Kansas governor issues order protecting clergy, groups opposed to gay marriage

Republican Kansas Gov. Sam Brownback says ‘while we disagree with the decision of the Supreme Court, it is important that all Kansans be treated with the respect and dignity they deserve.’Reuters

Republican Kansas Gov. Sam Brownback has issued a religious freedom executive order protecting clergies, religious leaders and religious organisations from state government action if they refuse to officiate in same-sex marriage, which is now legal throughout the United States.

Brownback has publicly made known his opposition to same-sex marriage. In issuing the order, he said "we have a duty to govern and to govern in accordance with the Constitution as it has been determined by the Supreme Court decision. We also recognise that religious liberty is at the heart of who we are as Kansans and Americans, and should be protected."

He said the state's Bill of Rights upholds the "right to worship according to 'dictates of conscience' and further protects against any infringement of that right."

"Today's Executive Order protects Kansas clergy and religious organisations from being forced to participate in activities that violate their sincerely and deeply held beliefs. While we disagree with the decision of the Supreme Court, it is important that all Kansans be treated with the respect and dignity they deserve," he said.

Executive Order 15-05, called the "Preservation and Protection of Religious Freedom," prohibits state government from taking any discriminatory action against any clergy, religious leader or religious organisation that refuses to participate in same-sex marriage.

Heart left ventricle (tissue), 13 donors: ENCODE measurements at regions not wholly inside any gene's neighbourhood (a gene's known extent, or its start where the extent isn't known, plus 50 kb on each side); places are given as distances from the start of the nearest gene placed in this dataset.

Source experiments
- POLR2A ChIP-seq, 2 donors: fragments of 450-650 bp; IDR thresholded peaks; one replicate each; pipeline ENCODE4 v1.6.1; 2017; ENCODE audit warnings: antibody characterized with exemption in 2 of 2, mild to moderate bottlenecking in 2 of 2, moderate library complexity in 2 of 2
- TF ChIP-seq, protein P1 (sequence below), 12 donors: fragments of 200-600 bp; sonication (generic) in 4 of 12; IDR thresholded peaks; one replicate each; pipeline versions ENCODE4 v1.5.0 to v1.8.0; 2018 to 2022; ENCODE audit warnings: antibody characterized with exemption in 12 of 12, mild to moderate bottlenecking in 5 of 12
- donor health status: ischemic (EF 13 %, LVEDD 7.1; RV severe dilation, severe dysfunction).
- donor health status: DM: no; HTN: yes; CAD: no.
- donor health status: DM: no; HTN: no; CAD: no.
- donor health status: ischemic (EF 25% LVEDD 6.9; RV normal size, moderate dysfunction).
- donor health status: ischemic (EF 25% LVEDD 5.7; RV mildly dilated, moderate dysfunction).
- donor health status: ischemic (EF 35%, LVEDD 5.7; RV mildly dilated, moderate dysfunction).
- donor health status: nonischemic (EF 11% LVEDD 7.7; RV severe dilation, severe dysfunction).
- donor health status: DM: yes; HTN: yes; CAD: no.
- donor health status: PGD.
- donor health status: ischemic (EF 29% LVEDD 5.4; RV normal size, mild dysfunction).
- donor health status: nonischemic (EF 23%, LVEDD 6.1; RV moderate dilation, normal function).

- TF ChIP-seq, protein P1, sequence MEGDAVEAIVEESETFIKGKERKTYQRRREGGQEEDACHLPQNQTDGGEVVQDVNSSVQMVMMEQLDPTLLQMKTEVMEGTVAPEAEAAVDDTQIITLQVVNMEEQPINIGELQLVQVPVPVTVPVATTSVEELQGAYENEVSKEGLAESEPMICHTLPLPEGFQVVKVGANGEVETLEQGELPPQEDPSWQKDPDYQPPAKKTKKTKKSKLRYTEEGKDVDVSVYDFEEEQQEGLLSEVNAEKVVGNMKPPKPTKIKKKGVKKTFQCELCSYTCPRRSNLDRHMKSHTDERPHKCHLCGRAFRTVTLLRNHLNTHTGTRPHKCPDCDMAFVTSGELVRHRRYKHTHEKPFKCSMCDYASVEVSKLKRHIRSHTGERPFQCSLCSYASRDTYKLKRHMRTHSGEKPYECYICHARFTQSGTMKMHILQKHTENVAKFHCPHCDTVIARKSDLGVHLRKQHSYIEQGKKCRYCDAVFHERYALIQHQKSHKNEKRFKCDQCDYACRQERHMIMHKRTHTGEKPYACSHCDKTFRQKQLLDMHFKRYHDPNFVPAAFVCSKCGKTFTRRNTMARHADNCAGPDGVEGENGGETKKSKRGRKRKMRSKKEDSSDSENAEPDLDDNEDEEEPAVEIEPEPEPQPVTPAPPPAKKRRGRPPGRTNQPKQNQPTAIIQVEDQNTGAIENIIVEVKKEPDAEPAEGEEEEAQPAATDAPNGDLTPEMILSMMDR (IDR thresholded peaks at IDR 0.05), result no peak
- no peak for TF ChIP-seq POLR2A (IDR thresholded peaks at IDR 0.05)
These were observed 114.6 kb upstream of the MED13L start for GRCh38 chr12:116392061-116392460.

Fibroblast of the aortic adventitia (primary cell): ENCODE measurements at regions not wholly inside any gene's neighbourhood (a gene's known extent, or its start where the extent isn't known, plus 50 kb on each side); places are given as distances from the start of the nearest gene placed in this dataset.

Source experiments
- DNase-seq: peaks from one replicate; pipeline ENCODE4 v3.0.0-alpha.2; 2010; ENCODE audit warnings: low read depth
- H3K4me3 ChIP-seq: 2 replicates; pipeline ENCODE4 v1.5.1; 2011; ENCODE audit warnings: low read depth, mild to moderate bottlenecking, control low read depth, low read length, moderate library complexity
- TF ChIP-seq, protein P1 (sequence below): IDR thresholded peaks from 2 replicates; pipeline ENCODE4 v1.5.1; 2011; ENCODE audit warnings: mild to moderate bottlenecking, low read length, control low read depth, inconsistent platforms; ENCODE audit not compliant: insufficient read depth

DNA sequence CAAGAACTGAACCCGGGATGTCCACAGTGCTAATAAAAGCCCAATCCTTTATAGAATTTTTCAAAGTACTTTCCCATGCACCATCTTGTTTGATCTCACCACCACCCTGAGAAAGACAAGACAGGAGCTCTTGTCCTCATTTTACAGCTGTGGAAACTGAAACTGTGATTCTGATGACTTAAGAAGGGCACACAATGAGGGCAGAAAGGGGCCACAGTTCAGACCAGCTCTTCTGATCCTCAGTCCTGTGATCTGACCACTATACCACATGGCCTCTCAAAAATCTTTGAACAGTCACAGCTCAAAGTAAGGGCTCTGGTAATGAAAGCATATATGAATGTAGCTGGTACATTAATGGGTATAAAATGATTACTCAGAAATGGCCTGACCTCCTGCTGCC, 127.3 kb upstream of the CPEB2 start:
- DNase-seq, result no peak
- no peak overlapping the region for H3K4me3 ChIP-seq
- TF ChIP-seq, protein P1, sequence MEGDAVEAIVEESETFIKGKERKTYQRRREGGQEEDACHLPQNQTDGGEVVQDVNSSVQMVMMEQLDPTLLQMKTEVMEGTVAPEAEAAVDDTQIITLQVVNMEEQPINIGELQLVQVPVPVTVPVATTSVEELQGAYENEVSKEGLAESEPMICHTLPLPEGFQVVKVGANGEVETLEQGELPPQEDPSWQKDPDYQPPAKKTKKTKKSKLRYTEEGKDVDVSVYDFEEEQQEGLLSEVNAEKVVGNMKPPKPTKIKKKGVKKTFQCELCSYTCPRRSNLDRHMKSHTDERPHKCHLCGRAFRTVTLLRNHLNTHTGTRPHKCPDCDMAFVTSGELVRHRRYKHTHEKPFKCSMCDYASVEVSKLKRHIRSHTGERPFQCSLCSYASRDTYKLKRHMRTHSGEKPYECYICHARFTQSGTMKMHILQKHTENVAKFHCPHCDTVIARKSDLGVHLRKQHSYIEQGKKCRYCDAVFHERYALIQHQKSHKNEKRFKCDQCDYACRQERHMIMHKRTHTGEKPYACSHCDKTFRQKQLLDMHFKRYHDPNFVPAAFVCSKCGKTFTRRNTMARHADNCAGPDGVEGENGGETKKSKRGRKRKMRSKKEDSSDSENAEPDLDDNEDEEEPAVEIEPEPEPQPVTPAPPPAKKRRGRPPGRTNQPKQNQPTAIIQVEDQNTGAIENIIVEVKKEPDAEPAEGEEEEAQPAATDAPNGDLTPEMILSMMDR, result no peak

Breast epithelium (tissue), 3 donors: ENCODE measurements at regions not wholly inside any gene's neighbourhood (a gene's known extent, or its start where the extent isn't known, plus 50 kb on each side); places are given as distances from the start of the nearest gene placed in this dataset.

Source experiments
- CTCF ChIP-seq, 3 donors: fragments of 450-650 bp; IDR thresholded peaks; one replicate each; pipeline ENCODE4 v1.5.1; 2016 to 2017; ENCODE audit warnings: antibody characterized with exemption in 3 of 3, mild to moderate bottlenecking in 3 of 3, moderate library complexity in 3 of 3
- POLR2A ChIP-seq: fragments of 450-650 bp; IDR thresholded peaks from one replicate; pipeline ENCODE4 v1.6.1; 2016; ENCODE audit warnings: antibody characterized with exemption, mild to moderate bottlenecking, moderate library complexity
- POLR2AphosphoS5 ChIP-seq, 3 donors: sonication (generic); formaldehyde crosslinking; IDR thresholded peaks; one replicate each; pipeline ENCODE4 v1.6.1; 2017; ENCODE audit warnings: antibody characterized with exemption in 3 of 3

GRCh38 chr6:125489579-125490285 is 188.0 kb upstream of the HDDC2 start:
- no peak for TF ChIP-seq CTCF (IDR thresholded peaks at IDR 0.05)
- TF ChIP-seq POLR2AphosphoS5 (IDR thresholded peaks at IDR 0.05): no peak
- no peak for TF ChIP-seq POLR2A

The order said "the recent imposition of same-sex marriage by the United States Supreme Court poses potential infringements on the civil right of religious liberty."

In April 2013, Brownback signed the Kansas Preservation of Religious Freedom Act, stating that the state government will not "substantially burden a person's civil right to exercise of religion even if the burden results from a rule of general applicability, unless such government demonstrates, by clear and convincing evidence, that application of the burden to the person is in furtherance of a compelling government interest, and is the least restrictive means of furthering that compelling government interest."

Under the executive order, the state will not make any action against religious organisations if they decline to solemnise or provide services, accommodations, facilities, goods, or privileges for a purpose related to the solemnisation, formation, celebration or recognition of same-sex marriage.

These discriminatory actions include any tax-related issues; disallowing tax deductions of any charitable contribution; and terminating any state grant, contracts, subcontract, cooperative agreement or loan.

The American Civil Liberties Union of Kansas criticised the executive order, saying it is unnecessary and harmful.

"Religious institutions have never been required to marry anyone outside their faith traditions. Allowing same-sex couples to marry—as the US Supreme Court has now ruled is the law of the land in all 50 states—does not change that in any way, and so today's Executive Order is unnecessary," it said.

It said the order is "deeply harmful in that it sanctions discrimination against loving, committed same-sex couples by all manner of religious organisations using taxpayer funding."

ACLU Kansas said under the order, a homeless shelter that got state contract or grant could refuse family housing to a gay couple with a child, or a foster care agency could refuse to place a child in their custody with the child's family member just because the family member is in a same-sex relationship.